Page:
4-6. In December 1939, the Trotskyist faction threw down the gauntlet to supporters of Stalinism within the LSSP by moving the following motion in the LSSP’s Executive Committee: “Since the Third International has not acted in the interests of the international revolutionary working class movement, while expressing its solidarity with the Soviet Union, the first workers’ state, the Lanka Sama Samaja Party declares that it has no faith in the Third International.” The motion was passed 29 to 5. The Stalinists and their supporters broke from the party, forming the United Socialist Party in November 1940 and then the Ceylon Communist Party in July 1943.
4-7. Leslie Goonewardene wrote a critique of Stalinism entitled: “The Third International Condemned,” in which he highlighted the opportunist shifts of the Communist parties in Britain and France in 1939 from support for the imperialist war to opposition to it. He pointed out that the wild political swings were dictated by the about-face in the Kremlin from unprincipled manoeuvres with the “democratic powers”—Britain and France—to the signing of the Stalin-Hitler Pact in August 1939. He concluded: “The Second International betrayed the working class in the war of 1914–18. Today the Third International, by subordinating the international revolutionary movement to Soviet Union foreign policy, is committing another betrayal. It is our duty to point out this fact.”
4-8. The breakaway by the Stalinists and the LSSP’s turn to the Fourth International marked a decisive shift in its class axis and the political reorientation of the party on the basis of the Theory of Permanent Revolution. Above all, the LSSP leaders recognised that the fight against imperialist oppression and for socialism in Sri Lanka was indissolubly bound up with struggles of the working class in India and internationally. In a farsighted step, the LSSP called for the formation of an all-India party as a section of the Fourth International to integrate the struggles of workers throughout the subcontinent against British imperialism. In accordance with this strategic turn, the Bolshevik Leninist Party of India (BLPI) was founded in 1942. The available histories of the LSSP, reflecting its subsequent degeneration in the 1950s, either ignore the experience of the BLPI or treat it as a hopeless adventure in revolutionary romanticism. But it was precisely in its break from the radical, nationalist outlook of Samasamajism and its reorientation on the basis of proletarian internationalism that the BLPI made an indelible contribution to the struggle for Marxism in South Asia and internationally that continues to hold crucial political and theoretical lessons for workers and youth today.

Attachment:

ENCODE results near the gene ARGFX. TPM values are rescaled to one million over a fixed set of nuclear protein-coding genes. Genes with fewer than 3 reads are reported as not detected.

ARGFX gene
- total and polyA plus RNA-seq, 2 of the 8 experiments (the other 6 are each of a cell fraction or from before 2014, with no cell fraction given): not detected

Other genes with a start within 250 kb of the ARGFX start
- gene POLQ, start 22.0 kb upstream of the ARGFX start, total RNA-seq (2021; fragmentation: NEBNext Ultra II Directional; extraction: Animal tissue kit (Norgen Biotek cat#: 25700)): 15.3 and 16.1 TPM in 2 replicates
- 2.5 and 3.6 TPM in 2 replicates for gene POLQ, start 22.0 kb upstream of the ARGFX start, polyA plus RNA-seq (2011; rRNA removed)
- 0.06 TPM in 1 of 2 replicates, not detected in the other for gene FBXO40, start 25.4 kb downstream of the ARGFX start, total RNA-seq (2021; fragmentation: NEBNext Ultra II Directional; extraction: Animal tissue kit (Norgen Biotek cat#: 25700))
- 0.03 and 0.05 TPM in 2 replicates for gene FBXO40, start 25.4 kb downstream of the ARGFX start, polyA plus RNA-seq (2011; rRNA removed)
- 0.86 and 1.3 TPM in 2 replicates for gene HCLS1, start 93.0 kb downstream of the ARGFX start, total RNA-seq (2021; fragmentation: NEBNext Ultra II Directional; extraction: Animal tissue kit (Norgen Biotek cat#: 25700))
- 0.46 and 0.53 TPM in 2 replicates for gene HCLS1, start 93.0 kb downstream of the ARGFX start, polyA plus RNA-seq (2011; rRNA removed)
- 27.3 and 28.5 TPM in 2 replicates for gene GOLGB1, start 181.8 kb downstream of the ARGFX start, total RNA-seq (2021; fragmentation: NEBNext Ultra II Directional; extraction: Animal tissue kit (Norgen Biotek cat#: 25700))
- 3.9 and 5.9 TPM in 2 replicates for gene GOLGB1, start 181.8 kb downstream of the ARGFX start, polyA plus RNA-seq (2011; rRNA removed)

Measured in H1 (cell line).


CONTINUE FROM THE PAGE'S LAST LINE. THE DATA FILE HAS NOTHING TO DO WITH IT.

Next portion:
4-9. With the approach of war, Stalin set out to destroy the newly-established Fourth International and, above all, to eliminate Trotsky himself. Stalin feared that the revolutionary convulsions, which the war would necessarily produce, would immensely strengthen the Trotskyist movement, including in the Soviet Union, posing a direct challenge to the Soviet bureaucracy. Prior to the founding of the Fourth International, the GPU, aided by a network of agents planted inside the Trotskyist movement, murdered Erwin Wolf, one of Trotsky’s secretaries; Ignace Reiss, a defector from the GPU who declared his support for Trotsky; Trotsky’s son and close collaborator Leon Sedov; and Rudolf Klement, secretary of the Fourth International. After a failed assassination attempt in May 1940, Trotsky was assaulted by GPU agent Ramon Mercader on August 20, 1940 in his home in Coyoacán, Mexico, and died the following day. Trotsky’s assassination was the political crime of the century and a profound blow to the international working class. He was the co-leader with Lenin of the Russian Revolution, the irreconcilable opponent of Stalinism, and the last and greatest representative of the traditions of classical Marxism that had inspired the mass revolutionary workers’ movement of the late nineteenth and early twentieth centuries.
Leon Trotsky, The Transitional Program for Socialist Revolution (New York: Pathfinder Press, 1977) p. 112.
Emphasis in the original; ibid, p. 114.
Emphasis in the original; ibid, p. 137.
Writings of Leon Trotsky (1939–40) (New York: Pathfinder Press, 2001) pp. 29–30.
Ibid, pp. 30-31.
Blows Against the Empire: Trotskyism in Ceylon the Lanka Sama Samaja Party, 1935–1964 (London: Porcupine Press: Socialist Platform, 1997) pp. 64–67.